Virginia state lawmakers on May 30 passed a state budget amendment that includes extending Medicaid coverage to an additional 400,000 individuals by Jan. 1, 2019. The state will be the 33rd to expand Medicaid under the Affordable Care Act (ACA), and industry experts are eyeing the proposal for its potential to push expansion in other Republican-controlled holdout states.

The Virginia Dept. of Medical Assistance has 45 days to submit a State Plan Amendment to CMS to expand Medicaid coverage to individuals with annual incomes of up to 138% of the federal poverty level pursuant to the ACA and 180 days to submit a demonstration waiver application seeking work requirements and other modifications to the Medicaid program.

“What I hope the [Trump] administration and others take away from [Virginia] is that the expansion is a very valuable tool to provide coverage to hundreds of thousands of lives that may be uninsured but aren’t free because they are going to seek health care,” says Jeff Myers, president and CEO of Medicaid Health Plans of America.

Myers says plans in Virginia have been preparing for expansion for years and have been actively engaged at looking at the needs of this new population and how they’re going to provide services. “And I think Virginia is going to be a loud signal to states that haven’t expanded — Florida, Texas, North Carolina and others — that maybe this is a way to do this expansion,” he suggests.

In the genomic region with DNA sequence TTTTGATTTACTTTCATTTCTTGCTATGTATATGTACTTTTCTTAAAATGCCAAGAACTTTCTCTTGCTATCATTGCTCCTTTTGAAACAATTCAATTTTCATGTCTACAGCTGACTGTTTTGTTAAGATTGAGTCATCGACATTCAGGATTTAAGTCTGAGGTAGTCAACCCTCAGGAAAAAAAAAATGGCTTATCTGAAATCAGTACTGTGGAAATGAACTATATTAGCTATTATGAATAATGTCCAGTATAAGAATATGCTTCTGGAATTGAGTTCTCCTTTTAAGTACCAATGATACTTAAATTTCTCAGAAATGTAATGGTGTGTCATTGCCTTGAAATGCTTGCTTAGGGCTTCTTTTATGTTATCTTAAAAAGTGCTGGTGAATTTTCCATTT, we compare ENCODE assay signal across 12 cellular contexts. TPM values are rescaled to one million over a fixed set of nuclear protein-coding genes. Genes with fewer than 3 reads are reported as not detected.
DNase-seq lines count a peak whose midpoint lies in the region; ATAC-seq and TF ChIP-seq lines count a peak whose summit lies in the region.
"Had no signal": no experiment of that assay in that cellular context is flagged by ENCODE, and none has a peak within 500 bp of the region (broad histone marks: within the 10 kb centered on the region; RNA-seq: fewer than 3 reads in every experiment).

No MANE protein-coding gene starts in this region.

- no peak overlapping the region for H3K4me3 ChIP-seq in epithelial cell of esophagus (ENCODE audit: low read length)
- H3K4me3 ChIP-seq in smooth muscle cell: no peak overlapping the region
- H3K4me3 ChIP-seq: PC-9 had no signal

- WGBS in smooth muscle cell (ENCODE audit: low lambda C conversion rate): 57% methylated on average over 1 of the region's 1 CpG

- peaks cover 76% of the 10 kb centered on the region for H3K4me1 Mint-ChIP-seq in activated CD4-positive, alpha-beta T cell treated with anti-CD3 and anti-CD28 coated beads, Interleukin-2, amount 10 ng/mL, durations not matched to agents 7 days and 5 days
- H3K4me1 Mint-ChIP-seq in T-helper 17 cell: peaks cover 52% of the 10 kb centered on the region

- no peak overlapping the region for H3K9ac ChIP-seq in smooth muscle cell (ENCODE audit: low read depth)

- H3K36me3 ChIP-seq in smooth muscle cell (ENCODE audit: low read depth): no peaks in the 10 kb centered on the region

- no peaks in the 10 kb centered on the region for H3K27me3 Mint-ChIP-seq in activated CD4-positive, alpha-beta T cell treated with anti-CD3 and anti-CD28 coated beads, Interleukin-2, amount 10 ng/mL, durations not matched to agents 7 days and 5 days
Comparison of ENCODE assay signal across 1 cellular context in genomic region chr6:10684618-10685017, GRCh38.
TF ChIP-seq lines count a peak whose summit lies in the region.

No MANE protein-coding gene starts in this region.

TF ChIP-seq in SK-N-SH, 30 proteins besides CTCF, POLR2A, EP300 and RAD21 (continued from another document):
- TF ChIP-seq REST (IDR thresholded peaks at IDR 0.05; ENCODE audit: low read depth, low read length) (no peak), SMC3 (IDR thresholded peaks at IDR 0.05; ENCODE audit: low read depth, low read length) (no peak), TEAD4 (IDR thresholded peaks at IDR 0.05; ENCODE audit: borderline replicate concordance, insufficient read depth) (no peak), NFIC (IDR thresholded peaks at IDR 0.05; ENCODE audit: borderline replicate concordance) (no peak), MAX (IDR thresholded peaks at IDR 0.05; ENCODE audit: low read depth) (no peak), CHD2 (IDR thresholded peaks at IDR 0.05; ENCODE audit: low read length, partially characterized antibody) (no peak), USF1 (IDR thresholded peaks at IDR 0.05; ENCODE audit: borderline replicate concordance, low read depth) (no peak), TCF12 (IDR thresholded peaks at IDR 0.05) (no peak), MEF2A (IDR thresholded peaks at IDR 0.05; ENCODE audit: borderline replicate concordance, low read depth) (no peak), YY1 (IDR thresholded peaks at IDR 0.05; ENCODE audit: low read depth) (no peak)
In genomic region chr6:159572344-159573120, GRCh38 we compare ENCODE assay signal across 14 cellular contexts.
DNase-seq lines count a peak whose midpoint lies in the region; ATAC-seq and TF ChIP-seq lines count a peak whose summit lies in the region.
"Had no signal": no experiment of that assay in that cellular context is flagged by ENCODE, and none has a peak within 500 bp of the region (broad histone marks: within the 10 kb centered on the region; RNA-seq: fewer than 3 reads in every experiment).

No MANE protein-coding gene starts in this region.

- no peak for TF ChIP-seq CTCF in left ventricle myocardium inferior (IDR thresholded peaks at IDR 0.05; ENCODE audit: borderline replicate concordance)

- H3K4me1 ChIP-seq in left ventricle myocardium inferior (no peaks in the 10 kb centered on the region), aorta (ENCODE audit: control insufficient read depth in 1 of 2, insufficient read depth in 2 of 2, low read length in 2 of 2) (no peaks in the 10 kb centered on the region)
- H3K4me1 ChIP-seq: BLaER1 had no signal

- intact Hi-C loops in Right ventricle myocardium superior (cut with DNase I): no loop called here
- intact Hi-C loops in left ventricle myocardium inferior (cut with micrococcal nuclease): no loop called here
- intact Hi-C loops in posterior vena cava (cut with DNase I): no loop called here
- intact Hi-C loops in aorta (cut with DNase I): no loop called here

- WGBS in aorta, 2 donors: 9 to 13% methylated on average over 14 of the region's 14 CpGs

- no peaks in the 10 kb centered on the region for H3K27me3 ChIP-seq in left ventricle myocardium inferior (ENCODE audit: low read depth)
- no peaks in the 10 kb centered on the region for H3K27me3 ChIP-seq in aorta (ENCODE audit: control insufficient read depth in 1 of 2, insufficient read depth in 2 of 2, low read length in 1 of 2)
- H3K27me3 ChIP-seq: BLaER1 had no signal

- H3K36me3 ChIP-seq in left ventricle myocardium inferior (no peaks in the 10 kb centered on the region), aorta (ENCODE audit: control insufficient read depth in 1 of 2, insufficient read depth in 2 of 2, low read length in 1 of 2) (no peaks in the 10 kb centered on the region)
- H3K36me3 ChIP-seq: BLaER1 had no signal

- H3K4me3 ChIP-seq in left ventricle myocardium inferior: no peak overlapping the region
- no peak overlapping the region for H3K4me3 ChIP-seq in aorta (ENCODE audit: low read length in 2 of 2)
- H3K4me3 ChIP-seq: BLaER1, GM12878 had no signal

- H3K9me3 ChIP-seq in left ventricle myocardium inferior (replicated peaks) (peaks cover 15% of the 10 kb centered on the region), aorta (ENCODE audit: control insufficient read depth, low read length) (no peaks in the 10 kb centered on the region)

At least three other states — Idaho, Nebraska and Utah — at press time were advancing ballot initiatives to expand Medicaid.

Myers adds that it will be interesting to see what happens in North Carolina, which plans to transition from fee-for-service to managed care but has not expanded Medicaid. At press time the state was one of nine states that had pending waivers seeking to add work provisions to their Medicaid programs.